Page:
Zhang L.,Agriculture and Agri Food Canada | Chen H.,Agriculture and Agri Food Canada | Brandizzi F.,Michigan State University | Verchot J.,Oklahoma State University | Wang A.,Agriculture and Agri Food Canada
PLoS Genetics | Year: 2015

The unfolded protein response (UPR) signaling network encompasses two pathways in plants, one mediated by inositol-requiring protein-1 (IRE1)-bZIP60 mRNA and the other by site-1/site-2 proteases (S1P/S2P)-bZIP17/bZIP28. As the major sensor of UPR in eukaryotes, IRE1, in response to endoplasmic reticulum (ER) stress, catalyzes the unconventional splicing of HAC1 in yeast, bZIP60 in plants and XBP1 in metazoans. Recent studies suggest that IRE1p and HAC1 mRNA, the only UPR pathway found in yeast, evolves as a cognate system responsible for the robust UPR induction. However, the functional connectivity of IRE1 and its splicing target in multicellular eukaryotes as well as the degree of conservation of IRE1 downstream signaling effectors across eukaryotes remains to be established. Here, we report that IRE1 and its substrate bZIP60 function as a strictly cognate enzyme-substrate pair to control viral pathogenesis in plants. Moreover, we show that the S1P/S2P-bZIP17/bZIP28 pathway, the other known branch of UPR in plants, does not play a detectable role in virus infection, demonstrating the distinct function of the IRE1-bZIP60 pathway in plants. Furthermore, we provide evidence that bZIP60 and HAC1, products of the enzyme-substrate duet, rather than IRE1, are functionally replaceable to cope with ER stress in yeast. Taken together, we conclude that the downstream signaling of the IRE1-mediated splicing is evolutionarily conserved in yeast and plants, and that the IRE1-bZIP60 UPR pathway not only confers overlapping functions with the other UPR branch in fundamental biology but also may exert a unique role in certain biological processes such as virus-plant interactions. © 2015 Zhang et al.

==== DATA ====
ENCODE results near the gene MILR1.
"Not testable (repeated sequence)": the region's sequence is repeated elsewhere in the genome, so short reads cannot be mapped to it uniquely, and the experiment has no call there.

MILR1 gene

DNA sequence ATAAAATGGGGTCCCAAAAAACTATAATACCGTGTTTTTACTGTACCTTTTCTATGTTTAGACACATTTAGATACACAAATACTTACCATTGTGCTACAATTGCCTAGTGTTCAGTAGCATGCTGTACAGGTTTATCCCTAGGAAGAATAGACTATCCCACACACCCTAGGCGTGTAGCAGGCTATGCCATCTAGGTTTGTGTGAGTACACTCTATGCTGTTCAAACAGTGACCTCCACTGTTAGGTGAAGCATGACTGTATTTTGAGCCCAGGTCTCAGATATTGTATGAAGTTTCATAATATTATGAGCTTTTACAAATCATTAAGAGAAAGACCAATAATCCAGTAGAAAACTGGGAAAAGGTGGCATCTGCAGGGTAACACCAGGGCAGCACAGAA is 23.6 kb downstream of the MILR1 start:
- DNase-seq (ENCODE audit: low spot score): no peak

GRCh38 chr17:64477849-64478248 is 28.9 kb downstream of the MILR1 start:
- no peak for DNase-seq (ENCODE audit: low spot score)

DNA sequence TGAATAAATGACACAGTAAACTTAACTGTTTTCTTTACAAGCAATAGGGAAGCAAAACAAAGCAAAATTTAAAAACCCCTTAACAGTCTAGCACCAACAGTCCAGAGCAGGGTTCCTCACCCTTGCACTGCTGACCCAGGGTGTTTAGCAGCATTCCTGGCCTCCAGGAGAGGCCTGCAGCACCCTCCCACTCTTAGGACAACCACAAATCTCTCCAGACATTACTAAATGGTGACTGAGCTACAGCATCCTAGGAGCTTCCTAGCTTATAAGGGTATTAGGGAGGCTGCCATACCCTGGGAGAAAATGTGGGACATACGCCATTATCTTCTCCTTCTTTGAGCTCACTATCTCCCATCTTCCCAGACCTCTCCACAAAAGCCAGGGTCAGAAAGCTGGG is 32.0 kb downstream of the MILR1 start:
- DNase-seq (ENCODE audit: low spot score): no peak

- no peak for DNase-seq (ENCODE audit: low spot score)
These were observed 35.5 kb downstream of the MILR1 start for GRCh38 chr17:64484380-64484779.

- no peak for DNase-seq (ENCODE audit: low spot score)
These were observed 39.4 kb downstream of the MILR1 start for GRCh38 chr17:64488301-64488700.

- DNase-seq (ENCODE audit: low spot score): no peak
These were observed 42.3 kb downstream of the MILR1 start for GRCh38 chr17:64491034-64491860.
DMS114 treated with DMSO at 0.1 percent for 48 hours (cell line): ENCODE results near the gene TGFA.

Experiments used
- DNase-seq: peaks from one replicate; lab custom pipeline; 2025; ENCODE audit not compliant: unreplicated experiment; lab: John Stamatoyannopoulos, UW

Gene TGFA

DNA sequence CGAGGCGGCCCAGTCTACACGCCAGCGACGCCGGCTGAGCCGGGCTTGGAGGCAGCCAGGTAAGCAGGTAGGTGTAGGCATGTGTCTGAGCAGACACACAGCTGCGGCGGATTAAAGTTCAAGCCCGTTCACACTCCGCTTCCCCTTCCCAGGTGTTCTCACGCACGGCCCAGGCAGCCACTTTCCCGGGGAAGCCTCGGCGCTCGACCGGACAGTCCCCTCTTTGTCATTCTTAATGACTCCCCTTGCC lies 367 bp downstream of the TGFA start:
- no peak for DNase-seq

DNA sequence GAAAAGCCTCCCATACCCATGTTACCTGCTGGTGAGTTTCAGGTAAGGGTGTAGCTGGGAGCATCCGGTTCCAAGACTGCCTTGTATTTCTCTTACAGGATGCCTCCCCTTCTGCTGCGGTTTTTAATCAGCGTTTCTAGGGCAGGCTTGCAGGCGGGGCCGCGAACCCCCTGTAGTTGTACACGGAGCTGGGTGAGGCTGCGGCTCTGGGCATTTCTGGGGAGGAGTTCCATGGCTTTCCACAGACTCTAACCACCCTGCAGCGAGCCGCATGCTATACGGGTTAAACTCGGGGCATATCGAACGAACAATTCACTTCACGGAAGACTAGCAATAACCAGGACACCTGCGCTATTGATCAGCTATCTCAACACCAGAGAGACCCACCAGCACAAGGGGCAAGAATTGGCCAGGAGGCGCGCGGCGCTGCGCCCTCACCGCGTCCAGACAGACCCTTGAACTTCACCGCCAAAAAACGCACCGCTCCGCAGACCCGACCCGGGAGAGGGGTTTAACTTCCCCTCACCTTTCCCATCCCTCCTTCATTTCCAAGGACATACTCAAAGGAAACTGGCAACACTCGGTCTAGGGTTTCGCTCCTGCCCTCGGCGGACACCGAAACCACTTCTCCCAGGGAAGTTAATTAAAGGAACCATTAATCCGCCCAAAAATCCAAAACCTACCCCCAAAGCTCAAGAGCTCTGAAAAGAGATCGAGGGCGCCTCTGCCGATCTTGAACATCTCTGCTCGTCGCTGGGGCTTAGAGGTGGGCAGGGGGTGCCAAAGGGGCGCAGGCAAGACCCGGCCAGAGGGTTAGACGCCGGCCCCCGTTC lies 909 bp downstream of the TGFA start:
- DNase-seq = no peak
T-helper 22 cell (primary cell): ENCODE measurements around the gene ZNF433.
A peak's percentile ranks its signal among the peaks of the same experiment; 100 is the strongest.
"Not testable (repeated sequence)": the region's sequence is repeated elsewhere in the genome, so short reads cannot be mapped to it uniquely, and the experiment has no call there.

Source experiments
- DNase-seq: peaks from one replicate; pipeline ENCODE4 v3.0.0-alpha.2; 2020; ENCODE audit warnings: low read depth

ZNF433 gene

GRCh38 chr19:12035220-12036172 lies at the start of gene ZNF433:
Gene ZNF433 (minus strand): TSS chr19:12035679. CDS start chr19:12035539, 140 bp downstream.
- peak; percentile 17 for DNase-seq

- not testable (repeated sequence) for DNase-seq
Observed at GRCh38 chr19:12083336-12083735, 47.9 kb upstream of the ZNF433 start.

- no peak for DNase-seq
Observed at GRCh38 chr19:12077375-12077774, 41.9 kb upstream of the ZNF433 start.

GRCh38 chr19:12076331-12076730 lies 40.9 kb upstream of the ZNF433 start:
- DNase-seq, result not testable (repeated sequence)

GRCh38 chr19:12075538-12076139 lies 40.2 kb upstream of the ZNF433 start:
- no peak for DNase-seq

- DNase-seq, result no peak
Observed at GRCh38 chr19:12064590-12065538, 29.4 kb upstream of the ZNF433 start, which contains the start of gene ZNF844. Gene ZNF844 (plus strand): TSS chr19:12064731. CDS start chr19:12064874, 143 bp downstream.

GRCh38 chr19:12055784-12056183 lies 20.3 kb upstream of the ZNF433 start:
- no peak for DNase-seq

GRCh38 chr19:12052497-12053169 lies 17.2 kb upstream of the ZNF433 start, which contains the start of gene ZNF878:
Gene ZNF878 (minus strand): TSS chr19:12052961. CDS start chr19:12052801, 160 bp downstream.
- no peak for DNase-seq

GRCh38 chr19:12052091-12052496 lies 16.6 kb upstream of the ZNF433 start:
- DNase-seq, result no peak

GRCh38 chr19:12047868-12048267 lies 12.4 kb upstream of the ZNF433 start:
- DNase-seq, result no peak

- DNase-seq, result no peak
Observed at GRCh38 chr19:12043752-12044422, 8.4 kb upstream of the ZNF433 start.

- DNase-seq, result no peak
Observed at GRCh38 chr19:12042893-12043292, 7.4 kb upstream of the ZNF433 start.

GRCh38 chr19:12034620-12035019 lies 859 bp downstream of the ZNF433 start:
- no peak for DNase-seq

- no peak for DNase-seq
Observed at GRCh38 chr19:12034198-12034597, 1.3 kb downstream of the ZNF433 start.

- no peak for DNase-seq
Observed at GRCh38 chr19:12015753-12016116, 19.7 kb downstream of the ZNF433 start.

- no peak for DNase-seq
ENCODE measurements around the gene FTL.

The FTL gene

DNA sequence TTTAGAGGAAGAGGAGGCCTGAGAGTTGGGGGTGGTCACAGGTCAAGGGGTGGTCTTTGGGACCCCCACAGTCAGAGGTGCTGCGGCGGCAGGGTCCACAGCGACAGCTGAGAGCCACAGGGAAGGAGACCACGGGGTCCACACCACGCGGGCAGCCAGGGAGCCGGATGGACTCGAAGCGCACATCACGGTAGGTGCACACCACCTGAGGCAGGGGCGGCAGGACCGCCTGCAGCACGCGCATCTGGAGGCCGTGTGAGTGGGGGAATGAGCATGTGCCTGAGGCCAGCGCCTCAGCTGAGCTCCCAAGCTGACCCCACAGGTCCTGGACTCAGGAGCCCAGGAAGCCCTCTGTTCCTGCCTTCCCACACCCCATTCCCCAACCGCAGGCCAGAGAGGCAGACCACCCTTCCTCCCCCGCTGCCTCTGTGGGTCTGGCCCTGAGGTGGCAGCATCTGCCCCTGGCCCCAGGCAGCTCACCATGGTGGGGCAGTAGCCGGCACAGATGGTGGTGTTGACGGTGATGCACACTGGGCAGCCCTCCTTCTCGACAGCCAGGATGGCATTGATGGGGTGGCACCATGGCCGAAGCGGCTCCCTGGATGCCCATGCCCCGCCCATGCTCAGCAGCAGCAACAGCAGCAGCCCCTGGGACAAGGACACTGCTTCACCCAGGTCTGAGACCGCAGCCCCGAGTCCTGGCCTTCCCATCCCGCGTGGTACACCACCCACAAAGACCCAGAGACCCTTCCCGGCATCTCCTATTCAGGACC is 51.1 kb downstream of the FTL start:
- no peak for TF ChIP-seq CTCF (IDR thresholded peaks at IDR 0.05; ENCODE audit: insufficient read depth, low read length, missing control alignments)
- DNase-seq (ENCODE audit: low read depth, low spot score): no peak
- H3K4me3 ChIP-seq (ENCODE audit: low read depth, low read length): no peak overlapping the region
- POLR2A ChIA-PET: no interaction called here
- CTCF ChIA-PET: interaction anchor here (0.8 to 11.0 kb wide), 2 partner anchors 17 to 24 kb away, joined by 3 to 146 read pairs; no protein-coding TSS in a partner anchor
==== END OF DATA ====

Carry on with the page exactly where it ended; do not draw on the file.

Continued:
Hugelius G.,University of Stockholm | Tarnocai C.,Agriculture and Agri Food Canada | Broll G.,University of Osnabrück | Canadell J.G.,CSIRO | And 2 more authors.
Earth System Science Data | Year: 2013

High-latitude terrestrial ecosystems are key components in the global carbon (C) cycle. Estimates of global soil organic carbon (SOC), however, do not include updated estimates of SOC storage in permafrost-affected soils or representation of the unique pedogenic processes that affect these soils. The Northern Circumpolar Soil Carbon Database (NCSCD) was developed to quantify the SOC stocks in the circumpolar permafrost region (18.7 × 106 km2). The NCSCD is a polygon-based digital database compiled from harmonized regional soil classification maps in which data on soil order coverage have been linked to pedon data (n Combining double low line 1778) from the northern permafrost regions to calculate SOC content and mass. In addition, new gridded datasets at different spatial resolutions have been generated to facilitate research applications using the NCSCD (standard raster formats for use in geographic information systems and Network Common Data Form files common for applications in numerical models). This paper describes the compilation of the NCSCD spatial framework, the soil sampling and soil analytical procedures used to derive SOC content in pedons from North America and Eurasia and the formatting of the digital files that are available online. The potential applications and limitations of the NCSCD in spatial analyses are also discussed.©Author(s) 2013.


He Y.,National Research Council Canada | Hou L.,CAS Beijing Institute of Geographic Sciences and Nature Resources Research | Wang H.,Agriculture and Agri Food Canada | Hu K.,China Agricultural University | McConkey B.,Agriculture and Agri Food Canada
Scientific Reports | Year: 2014

Soil surface texture is an important environmental factor that influences crop productivity because of its direct effect on soil water and complex interactions with other environmental factors. Using 30-year data, an agricultural system model (DSSAT-CERES-Wheat) was calibrated and validated. After validation, the modelled yield and water use (WU) of spring wheat (Triticum aestivum L.) from two soil textures (silt loam and clay) under rain-fed condition were analyzed. Regression analysis showed that wheat grown in silt loam soil is more sensitive to WU than wheat grown in clay soil, indicating that the wheat grown in clay soil has higher drought tolerance than that grown in silt loam. Yield variation can be explained by WU other than by precipitation use (PU). These results demonstrated that the DSSAT-CERES-Wheat model can be used to evaluate the WU of different soil textures and assess the feasibility of wheat production under various conditions. These outcomes can improve our understanding of the long-term effect of soil texture on spring wheat productivity in rain-fed condition.